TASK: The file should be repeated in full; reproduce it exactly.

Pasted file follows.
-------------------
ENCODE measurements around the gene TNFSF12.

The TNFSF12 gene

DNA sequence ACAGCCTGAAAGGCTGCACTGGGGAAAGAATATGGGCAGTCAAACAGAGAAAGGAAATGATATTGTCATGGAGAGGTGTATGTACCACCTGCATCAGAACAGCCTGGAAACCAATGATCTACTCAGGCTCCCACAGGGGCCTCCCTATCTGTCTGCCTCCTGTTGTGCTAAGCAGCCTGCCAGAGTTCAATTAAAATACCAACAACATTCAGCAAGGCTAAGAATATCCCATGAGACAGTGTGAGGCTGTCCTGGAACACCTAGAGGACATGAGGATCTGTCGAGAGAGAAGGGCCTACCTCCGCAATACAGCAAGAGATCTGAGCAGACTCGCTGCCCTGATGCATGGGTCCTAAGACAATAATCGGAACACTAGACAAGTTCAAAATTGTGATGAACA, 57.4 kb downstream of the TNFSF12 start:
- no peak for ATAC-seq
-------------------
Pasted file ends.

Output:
ENCODE measurements around the gene TNFSF12.

The TNFSF12 gene

DNA sequence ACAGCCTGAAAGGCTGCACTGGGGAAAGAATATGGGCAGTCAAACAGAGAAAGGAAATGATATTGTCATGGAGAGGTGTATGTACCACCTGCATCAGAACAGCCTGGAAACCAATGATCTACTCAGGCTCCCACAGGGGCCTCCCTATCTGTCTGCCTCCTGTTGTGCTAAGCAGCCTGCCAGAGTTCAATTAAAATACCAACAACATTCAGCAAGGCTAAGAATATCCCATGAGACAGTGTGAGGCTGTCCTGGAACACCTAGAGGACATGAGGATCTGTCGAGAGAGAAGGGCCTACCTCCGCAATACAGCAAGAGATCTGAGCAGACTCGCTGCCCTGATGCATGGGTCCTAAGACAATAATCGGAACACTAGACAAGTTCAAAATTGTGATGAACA, 57.4 kb downstream of the TNFSF12 start:
- no peak for ATAC-seq